Using the WBGT Index score along with published guidelines allows sports medicine professionals to make decisions regarding the intensity, length, time of day, and required rest periods for exercise sessions in hot and humid environments.
Since 1975, ACSM has published 3 position statements addressing the prevention of heat illnesses as it applies to distance running. 10, 12, 19 The original statement was updated in 1987 to include thermal injuries affecting not only distance runners but also the general population. 10 In 1996, the ACSM again updated the position statement by addressing exercise in extreme environmental conditions for both the recreational jogging community and elite distance runners, as seen in Table 1. 12 This guideline includes a WBGT Index Risk Chart that delineates temperature ranges and descriptive terminology for potential environmental heat stress.
The ACSM Risk Chart recommendations were derived for the general community, recreational joggers, and elite distance runners. These recommendations are to be applied to all geographic areas of the United States and do not take into account sex differences, specific age populations, environmental conditions unique to the different regions of the country, equipment worn during activity, or the size or preexisting level of conditioning or fitness of the athlete. 10 Our purpose was to evaluate the WBGT and the incidence of EHI during American football practice sessions at 5 National Collegiate Athletic Association Division I Southeastern universities from August through October 2003.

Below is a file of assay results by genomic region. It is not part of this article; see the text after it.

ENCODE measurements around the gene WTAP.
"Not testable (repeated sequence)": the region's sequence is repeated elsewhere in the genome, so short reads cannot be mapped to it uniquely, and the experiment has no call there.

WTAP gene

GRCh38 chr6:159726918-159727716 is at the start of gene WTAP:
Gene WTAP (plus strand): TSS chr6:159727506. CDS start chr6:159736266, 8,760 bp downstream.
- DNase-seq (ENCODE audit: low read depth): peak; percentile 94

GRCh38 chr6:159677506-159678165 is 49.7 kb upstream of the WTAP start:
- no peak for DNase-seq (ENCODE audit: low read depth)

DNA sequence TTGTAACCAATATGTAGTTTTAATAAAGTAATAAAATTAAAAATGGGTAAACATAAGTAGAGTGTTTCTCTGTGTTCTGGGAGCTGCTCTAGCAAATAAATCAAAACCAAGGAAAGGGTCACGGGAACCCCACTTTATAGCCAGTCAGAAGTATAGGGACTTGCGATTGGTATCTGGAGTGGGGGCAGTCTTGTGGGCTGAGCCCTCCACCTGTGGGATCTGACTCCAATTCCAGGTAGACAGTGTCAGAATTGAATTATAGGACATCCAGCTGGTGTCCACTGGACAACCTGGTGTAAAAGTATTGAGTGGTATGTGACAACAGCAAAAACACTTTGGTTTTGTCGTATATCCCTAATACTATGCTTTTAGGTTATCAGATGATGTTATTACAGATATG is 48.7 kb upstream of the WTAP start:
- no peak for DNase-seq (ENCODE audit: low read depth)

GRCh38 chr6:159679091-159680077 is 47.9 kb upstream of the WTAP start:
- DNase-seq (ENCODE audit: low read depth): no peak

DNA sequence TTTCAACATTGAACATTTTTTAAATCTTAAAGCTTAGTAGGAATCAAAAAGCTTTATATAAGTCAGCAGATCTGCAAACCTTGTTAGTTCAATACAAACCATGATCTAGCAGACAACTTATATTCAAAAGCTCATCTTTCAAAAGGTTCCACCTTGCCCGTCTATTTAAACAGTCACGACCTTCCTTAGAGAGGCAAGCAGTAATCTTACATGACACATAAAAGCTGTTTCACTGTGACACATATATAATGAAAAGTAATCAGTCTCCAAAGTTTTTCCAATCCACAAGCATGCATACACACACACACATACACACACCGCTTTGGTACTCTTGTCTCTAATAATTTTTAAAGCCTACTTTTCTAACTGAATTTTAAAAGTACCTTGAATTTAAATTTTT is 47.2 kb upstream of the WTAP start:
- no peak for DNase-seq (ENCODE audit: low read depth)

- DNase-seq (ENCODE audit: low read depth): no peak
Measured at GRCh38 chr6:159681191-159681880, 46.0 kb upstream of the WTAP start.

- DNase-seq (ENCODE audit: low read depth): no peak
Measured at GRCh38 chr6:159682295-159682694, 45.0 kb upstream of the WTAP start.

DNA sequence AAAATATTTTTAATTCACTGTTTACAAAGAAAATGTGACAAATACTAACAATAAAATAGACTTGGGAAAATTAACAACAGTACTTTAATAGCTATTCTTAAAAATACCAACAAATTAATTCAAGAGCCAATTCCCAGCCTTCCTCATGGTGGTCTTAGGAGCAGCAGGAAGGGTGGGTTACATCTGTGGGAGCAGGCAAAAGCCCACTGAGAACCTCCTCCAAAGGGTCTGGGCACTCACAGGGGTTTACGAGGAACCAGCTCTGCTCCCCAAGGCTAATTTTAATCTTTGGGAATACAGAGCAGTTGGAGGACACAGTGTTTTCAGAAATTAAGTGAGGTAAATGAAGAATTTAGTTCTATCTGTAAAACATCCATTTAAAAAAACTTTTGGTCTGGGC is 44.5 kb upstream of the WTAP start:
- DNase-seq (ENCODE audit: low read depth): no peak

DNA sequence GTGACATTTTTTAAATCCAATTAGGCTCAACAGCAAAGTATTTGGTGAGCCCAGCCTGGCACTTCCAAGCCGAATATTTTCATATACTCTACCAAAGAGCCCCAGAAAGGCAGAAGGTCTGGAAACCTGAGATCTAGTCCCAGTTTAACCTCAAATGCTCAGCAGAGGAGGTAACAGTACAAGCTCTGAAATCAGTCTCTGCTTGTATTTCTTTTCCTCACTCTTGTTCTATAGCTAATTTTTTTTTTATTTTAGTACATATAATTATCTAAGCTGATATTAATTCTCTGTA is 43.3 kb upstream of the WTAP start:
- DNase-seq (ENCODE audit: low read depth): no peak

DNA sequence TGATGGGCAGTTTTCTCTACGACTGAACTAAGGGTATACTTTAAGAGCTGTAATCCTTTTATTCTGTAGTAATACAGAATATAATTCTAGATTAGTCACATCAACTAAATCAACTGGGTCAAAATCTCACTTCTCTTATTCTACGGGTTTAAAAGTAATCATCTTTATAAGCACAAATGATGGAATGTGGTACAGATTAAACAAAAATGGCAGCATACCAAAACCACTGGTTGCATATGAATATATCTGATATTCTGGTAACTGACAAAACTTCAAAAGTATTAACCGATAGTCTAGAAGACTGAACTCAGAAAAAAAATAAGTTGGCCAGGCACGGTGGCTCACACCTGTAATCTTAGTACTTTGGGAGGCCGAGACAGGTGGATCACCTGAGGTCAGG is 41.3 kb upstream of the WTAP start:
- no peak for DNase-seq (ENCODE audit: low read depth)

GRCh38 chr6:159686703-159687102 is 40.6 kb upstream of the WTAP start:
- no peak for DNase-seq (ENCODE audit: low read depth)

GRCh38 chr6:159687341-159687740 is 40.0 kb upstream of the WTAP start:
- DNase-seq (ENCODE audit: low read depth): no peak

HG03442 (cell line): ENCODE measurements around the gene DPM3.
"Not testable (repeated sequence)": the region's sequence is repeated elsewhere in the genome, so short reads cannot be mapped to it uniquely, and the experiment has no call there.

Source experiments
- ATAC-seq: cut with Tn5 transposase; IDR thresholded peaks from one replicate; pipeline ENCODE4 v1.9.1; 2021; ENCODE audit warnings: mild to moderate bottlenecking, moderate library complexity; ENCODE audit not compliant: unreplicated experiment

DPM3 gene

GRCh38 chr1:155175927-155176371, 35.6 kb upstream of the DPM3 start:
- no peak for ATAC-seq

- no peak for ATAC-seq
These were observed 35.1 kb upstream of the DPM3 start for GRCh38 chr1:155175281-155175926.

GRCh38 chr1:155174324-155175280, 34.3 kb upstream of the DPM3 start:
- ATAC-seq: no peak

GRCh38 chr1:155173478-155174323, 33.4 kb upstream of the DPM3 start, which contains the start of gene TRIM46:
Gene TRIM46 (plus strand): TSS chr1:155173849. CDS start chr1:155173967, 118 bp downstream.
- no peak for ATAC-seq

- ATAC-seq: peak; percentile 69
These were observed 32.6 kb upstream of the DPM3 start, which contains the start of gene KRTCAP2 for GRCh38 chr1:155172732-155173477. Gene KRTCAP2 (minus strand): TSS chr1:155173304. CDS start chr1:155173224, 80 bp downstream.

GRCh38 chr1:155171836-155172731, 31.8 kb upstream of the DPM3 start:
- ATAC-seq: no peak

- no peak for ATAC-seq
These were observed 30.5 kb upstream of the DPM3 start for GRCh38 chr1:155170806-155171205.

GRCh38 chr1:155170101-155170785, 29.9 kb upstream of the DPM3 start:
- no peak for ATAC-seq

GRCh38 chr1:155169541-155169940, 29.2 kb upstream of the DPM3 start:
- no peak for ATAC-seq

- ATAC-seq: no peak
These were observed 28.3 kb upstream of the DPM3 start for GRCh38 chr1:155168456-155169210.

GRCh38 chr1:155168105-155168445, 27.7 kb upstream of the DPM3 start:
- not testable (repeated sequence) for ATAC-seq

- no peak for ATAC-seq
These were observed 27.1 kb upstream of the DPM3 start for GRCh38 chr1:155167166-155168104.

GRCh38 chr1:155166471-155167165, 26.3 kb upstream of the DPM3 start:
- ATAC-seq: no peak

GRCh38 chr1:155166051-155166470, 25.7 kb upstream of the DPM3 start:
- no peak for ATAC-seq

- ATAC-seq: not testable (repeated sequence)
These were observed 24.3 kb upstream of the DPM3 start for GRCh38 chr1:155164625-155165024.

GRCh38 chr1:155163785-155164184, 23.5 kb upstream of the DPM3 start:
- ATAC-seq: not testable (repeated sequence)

A total of 5 southeastern US Division I varsity football programs participated in this study. Data were collected from August through October 2003, during which time environmental readings, the number of athlete participants, and the number of EHIs occurring during football practice were recorded. A certified athletic trainer at each institution was responsible for all equipment setup, data collection, and information transmission to the researchers. Each athletic trainer was given a detailed instruction manual that included equipment setup instructions, definitions of EHIs, and reporting forms. Environmental conditions were monitored only for days on which football practice was held.
Exertional heat illness cases were defined using the National Athletic Trainers' Association position statement on EHIs 5 and were assessed by the medical and athletic training staff at each institution. We provided descriptions of the clinical signs and symptoms of EHIs for consistency of evaluation and assessment of these injuries (Table 2).